Trail mix – the go-to slump zapper

Trail mixThat slump at 3pm every day? Means your body needs more calories, well, and maybe less sugar and caffeine and maybe eating a decent breakfast and lunch but those are a whole other blog post.

Afraid of nuts? Think they are full of fat and calories and don’t really serve you well other than increasing the number on the scale? Think again.

Nuts have staying power against hunger due to the role of protein and unsaturated fat, the kind of fat that protects your heart from disease by lowering the bad kind of cholesterol implicated in heart disease. Omega-3 fats, another healthy fat, are also in many nuts – their role is to keep the rhythm of your heart steady to prevent heard attacks.

Fiber, as well as fat, keeps you full and is known to lower cholesterol and prevent diabetes. Some nuts have plant sterols, the substances margarine companies use in products like Benecol to lower your cholesterol. Vitamin E in nuts helps keep the lumen, that hollow inside, wide open so nutrients can flow freely to your body and l-arginine keeps your blood vessels more elastic and flexible. All in all, nuts sound pretty damn impressive to me.

Here’s a recipe to get you started on creating your own heart healthy, slump zapper snacks. If you want this for breakfast instead, add 1 cup of your favorite dry cereal (aim for <10 g sugar and >5 g fiber per serving), douse with your milk choice and feel the vibe!!

Classic Trail Mix

  • 1 c. unsalted roasted almonds
  • 1 c. dried cranberries
  • 1/2 c. raisins
  • 1/2 c. toasted pumpkin seeds
  • 1/2 c. toasted sunflower seeds
  • 1/2 c. dark chocolate chips

Mix all together and store in 8 individual Ziploc bags.

Makes 8-1/2 cup servings: 313 calories, 8 g protein, 21 g fat, 5 g fiber.


Veggies for breakfast?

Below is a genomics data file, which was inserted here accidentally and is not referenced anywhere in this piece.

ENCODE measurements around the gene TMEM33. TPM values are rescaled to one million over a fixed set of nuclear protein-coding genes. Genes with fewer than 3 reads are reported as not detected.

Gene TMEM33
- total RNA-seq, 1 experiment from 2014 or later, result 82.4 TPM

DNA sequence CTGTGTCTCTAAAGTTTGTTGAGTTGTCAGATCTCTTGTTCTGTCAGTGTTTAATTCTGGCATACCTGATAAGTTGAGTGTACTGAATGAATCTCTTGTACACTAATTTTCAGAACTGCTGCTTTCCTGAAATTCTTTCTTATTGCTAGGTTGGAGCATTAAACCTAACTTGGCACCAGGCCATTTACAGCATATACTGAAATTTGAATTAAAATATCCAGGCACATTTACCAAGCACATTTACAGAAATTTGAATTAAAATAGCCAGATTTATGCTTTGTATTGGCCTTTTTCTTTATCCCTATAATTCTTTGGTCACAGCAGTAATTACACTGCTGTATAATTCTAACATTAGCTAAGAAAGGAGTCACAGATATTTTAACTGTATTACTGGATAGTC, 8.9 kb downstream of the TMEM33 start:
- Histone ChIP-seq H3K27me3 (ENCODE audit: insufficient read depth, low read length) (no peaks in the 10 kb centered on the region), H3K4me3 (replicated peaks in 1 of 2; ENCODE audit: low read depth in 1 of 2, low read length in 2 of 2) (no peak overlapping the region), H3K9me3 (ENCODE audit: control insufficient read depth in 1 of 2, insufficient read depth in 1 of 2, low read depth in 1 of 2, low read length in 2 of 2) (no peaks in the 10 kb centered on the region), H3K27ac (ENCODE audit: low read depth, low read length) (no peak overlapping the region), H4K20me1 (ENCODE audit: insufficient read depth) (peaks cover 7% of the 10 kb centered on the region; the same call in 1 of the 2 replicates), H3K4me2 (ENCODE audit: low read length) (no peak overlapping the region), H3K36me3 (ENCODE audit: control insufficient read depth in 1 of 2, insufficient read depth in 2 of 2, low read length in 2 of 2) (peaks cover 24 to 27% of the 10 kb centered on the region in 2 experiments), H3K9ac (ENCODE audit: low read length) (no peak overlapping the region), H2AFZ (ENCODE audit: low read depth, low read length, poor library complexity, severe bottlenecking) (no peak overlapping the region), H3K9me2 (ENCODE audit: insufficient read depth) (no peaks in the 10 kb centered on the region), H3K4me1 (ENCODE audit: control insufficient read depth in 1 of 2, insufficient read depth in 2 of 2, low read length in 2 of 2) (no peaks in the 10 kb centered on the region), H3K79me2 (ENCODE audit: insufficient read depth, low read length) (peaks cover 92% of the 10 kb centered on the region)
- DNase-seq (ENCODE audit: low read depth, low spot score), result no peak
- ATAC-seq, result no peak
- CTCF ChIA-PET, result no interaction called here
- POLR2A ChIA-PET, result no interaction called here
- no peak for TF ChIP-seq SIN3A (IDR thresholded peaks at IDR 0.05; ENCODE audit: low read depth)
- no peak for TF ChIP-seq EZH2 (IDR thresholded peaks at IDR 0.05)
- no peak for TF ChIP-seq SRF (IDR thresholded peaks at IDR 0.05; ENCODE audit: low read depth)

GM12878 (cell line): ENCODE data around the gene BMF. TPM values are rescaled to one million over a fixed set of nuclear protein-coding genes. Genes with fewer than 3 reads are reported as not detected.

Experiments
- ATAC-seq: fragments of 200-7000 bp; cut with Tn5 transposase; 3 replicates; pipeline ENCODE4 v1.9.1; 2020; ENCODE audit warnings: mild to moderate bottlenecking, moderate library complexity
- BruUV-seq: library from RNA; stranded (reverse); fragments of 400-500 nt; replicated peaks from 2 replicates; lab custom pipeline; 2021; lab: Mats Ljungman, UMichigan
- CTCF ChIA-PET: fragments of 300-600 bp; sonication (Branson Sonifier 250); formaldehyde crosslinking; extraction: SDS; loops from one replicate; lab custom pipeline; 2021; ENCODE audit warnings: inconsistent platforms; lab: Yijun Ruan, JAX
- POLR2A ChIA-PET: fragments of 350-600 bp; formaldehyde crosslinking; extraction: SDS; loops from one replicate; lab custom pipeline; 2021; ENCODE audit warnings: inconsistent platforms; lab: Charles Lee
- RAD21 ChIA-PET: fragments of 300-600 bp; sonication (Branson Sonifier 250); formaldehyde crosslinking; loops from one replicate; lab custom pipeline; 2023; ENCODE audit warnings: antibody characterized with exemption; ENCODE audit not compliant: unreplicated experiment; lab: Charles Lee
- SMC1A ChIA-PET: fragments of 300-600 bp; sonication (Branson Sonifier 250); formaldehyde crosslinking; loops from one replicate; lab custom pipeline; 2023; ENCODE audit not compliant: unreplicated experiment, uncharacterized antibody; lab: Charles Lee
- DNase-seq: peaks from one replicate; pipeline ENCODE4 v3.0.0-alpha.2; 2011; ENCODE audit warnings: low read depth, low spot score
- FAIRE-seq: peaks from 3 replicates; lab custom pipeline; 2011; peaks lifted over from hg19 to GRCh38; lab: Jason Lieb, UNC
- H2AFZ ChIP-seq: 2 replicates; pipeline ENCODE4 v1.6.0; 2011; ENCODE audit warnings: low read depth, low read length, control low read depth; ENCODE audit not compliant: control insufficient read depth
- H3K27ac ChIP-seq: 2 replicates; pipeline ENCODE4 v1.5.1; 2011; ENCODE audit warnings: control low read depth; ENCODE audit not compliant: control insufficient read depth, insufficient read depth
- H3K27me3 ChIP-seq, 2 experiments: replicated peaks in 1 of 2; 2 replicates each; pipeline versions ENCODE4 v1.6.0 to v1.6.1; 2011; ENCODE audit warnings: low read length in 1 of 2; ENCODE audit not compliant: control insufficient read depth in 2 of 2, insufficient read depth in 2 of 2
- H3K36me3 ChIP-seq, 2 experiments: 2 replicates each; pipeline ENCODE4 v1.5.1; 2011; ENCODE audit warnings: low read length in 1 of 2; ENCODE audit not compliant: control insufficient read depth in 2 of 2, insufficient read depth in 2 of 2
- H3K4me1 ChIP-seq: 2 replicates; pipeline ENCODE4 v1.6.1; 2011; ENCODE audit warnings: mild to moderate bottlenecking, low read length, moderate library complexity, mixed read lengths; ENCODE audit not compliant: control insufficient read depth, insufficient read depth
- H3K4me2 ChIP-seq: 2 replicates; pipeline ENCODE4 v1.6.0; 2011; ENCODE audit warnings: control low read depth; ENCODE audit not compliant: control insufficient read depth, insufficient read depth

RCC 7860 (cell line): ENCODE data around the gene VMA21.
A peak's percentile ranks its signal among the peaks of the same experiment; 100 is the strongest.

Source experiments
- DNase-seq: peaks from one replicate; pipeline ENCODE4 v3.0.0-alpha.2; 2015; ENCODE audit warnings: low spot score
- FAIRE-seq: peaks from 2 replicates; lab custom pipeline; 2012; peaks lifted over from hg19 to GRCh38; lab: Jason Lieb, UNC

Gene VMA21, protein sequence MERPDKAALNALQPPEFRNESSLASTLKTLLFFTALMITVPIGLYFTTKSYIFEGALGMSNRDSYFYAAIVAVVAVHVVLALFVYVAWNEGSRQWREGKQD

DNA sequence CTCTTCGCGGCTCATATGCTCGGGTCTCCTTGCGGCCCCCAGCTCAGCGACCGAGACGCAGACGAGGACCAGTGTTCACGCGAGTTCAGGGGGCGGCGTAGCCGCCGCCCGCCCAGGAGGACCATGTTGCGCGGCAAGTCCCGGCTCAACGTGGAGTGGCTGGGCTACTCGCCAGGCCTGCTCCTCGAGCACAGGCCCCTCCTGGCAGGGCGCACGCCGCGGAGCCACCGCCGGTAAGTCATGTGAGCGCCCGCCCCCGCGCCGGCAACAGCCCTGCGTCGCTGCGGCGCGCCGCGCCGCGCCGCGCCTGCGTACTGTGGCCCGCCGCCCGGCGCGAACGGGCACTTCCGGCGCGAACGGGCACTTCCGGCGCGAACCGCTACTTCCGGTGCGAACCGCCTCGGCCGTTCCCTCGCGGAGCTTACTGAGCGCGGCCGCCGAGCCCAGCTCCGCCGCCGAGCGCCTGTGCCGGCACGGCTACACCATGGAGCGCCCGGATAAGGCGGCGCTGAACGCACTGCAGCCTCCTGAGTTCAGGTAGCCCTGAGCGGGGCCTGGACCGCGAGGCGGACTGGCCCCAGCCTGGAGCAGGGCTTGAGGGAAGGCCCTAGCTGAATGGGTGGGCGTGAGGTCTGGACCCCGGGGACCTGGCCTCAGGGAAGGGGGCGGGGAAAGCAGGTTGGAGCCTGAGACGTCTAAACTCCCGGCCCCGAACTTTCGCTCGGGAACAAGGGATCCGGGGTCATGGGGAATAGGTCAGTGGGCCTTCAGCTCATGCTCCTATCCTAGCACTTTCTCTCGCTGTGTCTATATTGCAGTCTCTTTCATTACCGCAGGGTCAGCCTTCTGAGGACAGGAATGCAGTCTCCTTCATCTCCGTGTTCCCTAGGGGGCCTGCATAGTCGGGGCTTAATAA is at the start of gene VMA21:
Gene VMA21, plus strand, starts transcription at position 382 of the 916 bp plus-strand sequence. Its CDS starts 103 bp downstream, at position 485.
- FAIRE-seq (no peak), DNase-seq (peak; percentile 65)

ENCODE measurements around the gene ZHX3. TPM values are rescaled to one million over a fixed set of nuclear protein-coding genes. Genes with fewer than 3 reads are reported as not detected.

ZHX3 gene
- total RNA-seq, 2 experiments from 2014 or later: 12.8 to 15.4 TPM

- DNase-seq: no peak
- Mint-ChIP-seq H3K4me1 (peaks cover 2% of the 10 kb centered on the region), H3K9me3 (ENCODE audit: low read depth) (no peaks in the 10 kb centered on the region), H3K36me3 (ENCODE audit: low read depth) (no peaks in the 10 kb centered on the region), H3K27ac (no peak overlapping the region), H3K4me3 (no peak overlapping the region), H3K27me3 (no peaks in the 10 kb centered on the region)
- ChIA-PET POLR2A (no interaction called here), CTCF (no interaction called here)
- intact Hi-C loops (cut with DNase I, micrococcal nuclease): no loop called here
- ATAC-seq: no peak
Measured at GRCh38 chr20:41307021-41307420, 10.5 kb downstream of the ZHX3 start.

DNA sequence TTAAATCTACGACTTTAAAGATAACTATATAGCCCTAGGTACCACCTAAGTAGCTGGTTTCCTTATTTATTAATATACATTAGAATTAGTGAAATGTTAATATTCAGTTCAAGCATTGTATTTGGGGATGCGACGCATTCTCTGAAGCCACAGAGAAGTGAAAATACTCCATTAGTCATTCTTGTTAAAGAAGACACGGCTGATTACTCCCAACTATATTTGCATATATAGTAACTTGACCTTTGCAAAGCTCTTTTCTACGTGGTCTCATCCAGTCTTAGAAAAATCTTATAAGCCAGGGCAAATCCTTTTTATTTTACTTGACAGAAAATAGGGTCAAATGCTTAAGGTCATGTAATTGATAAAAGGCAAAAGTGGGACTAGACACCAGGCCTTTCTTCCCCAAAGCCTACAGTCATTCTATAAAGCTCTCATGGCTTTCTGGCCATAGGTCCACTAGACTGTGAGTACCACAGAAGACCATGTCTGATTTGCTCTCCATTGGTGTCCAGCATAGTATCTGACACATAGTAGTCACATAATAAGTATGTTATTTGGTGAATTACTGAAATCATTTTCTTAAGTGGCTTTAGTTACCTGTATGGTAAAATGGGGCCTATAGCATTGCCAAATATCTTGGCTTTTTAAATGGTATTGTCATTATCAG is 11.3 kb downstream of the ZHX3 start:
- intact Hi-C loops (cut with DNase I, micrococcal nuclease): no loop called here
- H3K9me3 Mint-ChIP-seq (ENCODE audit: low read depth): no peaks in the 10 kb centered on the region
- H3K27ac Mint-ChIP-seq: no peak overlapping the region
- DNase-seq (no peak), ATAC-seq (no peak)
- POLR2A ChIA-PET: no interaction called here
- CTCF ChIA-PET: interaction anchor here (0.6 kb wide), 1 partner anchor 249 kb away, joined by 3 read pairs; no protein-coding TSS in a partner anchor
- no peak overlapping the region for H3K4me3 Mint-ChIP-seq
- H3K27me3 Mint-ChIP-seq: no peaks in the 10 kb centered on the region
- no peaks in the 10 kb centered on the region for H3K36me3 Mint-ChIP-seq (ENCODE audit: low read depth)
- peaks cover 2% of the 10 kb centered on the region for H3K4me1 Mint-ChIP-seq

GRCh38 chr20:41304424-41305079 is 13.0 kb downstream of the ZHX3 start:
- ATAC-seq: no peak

Breakfast veggiesI challenged a client.  He’s worked supremely hard, improved his cholesterol and blood pressure by outstanding standards, but still is pre-diabetic. He heroically gave up a convenient and tasty McDonald’s sausage, egg and cheese breakfast sandwich for a packet of oatmeal and a banana. Yet, that combination added to his blood sugar problem because oatmeal and fruit enter the blood system too quickly and annoy the hormone insulin. I challenged him to think outside the status quo and add more vegetables and protein to his breakfast.

Later, it dawned on me that if I challenged him to do it, I should accept the same challenge. Two things caught my attention – the Sauce Lady and pressed tofu.

Sensible food prep means you have a fully stocked pantry and fridge. From there, you concoct a meal. First, locally sourced pressed tofu is a time saver in that I don’t have to cover a block of tofu with a towel and precariously perch my cast iron skillet on top of it for half an hour. 30 minutes that I don’t have in the morning. Simply open package, dice up a 3 oz piece, and you have a serving.

Next, take a nose dive into exploring the crisper. There I found a zucchini, grape tomatoes, spinach, shallot, garlic, and an ear of corn neatly tucked in together. Perfect. Heat extra virgin olive oil (first cold expeller pressed and yes, it matters) in pan, add shallot and garlic. Add tofu. 2-3 minutes later, add chopped zucchini, grape tomatoes and corn. Just as it’s all seamlessly forming a glaze and wafting a tantalizing aroma, add in baby spinach leaves until wilted.

Double OMG. Meet Sauce Lady aka Joni Marie Newman, vegan cookbook author. OK, a week or so ago, I made one of her sauces. Creamy Cilantro Pepita Pesto Sauce. She says it’s great over pasta, rice, on pizza or sandwiches. She totally forgot to say it adds the power to the punch for a tofu veggie breakfast dish!

Tofu veggie breakfastNow, don’t judge me on how this dish looks after I stir in the sauce – a sauce that starts with 5 cups romaine lettuce, a bunch of cilantro, a jalapeno – more veggies, right? Plus this dish packs added protein from the soft silken tofu that forms its base. What more does a body need than carbs from the veggies and protein from tofu to do a body good, reach peak energy levels and stabilize blood sugar? Oh, and the flavor? Kick-ass. Lively and vibrant. Makes me want more.

I did it. I challenged. I achieved. And boy, was it good. I’m not sure my client is ready for this yet. But I did send him the pictures and he bought the cookbook. Live by example.